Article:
Monday, October 23, 2006

Horse Sense: Faith and Freedom Revisited (Part III)

The Christian message is one that seeks liberation from arbitrary power, as well as the flourishing of personal holiness in the context of cultural, political, and economic freedom. From time to time, Christians have erred by supporting a fusion or overly cozy relations between Church and State. For instance, quite a few Catholics up until the turn of the twentieth century were looking to restore temporal political power to the Pope. The trouble here is less that the Church or Christians will corrupt the State; the greatest danger is that the Church and Christianity will compromise their mission for the sake of preferential treatment from the State. This point was explicitly made in the sermons of the American colonial period and early Republic and helped give rise to a multiplicity of Christian denominations and a “separation” between church and state, which agreed to the strictly limited scope of the State—leaving the particulars of life, liberty and the pursuit of happiness and most of civil society besides, to the interplay of faith and freedom. Protestant and Catholic doctrine have both derived rights of the Church and family against the State, such that, there are theoretic grounds that morally justify active resistance and even revolution under some circumstances. This was an aspect we saw brilliantly carried out in the Papacy of the late Pope John Paul II against communism, as well as right wing dictatorships.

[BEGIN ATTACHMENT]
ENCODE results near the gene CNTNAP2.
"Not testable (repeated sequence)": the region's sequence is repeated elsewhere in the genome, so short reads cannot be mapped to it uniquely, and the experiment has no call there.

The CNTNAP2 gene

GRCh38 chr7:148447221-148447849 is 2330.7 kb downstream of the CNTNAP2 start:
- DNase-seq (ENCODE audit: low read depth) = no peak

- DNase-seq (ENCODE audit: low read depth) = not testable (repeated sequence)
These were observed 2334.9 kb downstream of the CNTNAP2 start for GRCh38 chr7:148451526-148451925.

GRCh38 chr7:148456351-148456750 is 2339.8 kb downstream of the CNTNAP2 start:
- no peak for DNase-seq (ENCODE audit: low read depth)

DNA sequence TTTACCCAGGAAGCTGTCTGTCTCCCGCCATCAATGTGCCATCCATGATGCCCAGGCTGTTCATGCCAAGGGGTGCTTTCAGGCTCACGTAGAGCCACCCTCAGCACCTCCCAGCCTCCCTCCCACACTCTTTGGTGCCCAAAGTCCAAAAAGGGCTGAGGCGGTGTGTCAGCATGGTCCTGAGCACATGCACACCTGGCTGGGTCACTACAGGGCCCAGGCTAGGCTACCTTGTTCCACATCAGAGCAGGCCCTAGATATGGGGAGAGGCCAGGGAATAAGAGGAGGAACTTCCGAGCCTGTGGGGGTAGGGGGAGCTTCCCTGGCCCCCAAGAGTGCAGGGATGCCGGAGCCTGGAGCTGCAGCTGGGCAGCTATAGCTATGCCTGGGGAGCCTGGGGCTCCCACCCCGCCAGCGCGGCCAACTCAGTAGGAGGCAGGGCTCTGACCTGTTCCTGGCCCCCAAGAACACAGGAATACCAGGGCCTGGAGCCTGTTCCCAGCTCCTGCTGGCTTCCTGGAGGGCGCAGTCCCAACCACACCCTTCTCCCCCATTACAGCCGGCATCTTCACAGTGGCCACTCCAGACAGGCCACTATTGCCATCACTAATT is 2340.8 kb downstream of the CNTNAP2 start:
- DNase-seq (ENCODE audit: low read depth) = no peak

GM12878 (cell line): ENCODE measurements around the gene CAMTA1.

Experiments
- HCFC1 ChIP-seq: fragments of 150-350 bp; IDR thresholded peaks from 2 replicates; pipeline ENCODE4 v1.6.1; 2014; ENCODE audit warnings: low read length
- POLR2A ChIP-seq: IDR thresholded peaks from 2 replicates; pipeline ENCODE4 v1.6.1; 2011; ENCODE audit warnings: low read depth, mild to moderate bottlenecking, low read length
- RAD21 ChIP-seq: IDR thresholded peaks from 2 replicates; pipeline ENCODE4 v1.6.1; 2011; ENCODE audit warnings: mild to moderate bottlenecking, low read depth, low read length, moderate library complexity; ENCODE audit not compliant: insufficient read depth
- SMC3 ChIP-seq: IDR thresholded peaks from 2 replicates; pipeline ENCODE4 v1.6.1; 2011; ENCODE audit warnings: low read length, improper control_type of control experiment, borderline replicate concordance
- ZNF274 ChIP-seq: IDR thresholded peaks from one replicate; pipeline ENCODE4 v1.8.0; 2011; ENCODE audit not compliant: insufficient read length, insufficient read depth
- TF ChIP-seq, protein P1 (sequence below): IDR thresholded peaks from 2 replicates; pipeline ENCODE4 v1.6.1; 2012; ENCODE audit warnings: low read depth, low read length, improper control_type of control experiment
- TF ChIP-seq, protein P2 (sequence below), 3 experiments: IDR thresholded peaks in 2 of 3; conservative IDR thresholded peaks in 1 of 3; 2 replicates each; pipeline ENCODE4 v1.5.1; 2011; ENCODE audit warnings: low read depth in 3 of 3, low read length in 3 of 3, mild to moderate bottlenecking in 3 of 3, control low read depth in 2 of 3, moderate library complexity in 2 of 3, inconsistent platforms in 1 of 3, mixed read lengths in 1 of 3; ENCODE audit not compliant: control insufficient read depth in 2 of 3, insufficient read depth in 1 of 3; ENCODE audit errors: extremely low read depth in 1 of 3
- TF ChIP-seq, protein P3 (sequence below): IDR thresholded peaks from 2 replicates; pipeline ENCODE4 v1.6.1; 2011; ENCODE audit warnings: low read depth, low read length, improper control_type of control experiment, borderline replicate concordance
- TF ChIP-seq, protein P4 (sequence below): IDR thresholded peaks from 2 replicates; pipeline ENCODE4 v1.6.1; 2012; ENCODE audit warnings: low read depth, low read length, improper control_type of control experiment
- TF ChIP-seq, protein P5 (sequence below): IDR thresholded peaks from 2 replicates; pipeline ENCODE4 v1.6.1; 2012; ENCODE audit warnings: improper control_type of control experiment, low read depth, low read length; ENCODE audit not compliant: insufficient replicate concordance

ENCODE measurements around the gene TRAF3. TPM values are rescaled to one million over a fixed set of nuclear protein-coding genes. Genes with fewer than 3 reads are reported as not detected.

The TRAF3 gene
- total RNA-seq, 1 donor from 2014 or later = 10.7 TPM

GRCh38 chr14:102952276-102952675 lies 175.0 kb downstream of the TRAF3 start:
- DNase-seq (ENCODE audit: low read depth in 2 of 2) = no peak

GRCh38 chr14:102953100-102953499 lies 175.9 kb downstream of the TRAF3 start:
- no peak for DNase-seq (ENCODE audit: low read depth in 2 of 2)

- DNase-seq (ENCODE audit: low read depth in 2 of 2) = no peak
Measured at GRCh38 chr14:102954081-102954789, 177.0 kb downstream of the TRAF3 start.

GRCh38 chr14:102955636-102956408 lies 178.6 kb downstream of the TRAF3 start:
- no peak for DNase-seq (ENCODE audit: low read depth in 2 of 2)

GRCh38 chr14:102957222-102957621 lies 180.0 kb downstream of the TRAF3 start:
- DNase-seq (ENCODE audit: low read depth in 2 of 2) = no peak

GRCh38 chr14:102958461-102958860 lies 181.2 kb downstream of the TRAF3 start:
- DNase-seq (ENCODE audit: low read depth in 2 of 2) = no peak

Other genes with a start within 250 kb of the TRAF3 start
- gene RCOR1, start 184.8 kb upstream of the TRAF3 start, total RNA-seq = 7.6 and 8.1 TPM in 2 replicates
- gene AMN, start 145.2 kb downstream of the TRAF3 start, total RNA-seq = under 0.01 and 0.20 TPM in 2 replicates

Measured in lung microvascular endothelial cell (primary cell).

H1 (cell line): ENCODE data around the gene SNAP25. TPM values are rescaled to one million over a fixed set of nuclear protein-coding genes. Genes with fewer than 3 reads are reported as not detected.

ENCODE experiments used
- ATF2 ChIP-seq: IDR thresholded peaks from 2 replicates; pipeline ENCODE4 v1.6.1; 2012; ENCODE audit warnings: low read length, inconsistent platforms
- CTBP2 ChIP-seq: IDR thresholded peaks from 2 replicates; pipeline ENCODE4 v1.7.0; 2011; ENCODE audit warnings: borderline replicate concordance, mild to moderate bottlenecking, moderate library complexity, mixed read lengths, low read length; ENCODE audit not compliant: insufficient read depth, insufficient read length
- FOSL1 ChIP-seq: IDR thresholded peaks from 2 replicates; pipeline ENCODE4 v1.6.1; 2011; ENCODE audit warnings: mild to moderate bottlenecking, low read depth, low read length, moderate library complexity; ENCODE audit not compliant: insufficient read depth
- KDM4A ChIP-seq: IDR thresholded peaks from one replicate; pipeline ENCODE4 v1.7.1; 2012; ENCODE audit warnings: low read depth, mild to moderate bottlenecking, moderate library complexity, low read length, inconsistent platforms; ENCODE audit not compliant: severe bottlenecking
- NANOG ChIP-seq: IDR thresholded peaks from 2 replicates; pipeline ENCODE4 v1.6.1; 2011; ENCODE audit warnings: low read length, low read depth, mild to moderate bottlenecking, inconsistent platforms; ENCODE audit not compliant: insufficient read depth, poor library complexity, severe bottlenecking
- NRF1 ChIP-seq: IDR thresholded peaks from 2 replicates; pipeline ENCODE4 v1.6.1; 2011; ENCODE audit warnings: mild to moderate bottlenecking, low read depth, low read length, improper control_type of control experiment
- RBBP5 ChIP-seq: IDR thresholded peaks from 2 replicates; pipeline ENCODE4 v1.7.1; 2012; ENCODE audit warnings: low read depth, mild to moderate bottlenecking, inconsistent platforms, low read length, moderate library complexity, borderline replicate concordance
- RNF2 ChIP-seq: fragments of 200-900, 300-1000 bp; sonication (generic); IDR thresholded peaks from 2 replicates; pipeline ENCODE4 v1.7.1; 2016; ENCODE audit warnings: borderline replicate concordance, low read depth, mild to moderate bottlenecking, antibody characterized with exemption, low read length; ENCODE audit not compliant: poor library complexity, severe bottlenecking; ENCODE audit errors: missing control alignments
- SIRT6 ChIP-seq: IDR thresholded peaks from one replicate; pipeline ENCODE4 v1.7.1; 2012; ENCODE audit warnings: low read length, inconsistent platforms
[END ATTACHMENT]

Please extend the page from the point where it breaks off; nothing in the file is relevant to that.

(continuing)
Indeed, I submit that it is faith that holds the center from political extremes. Just as freedom facilitates peaceful pursuit of spiritual purpose, faith lays the foundation and reinforces the institutions that make human freedom possible. Therefore faith and freedom are not only entwined, they are symbiotic: the human family is nurtured and flourishes where the two give each other mutual advantage. Freedom without faith devolves into license and leads to violence and chaos; it is characterized by the aimless walks of confused people, whose noblest ambition is as consumer. Faith without freedom leads to an oppressive and joyless life, mistaking form for sincerity and control for volition of the heart. Both ways enrich a moneyed or priestly caste; whereas, ‘Where the spirit of the Lord is, there is liberty.’ Faith holds the center from political extremes and preserves liberty from the socialism of the left and the fascism of the right.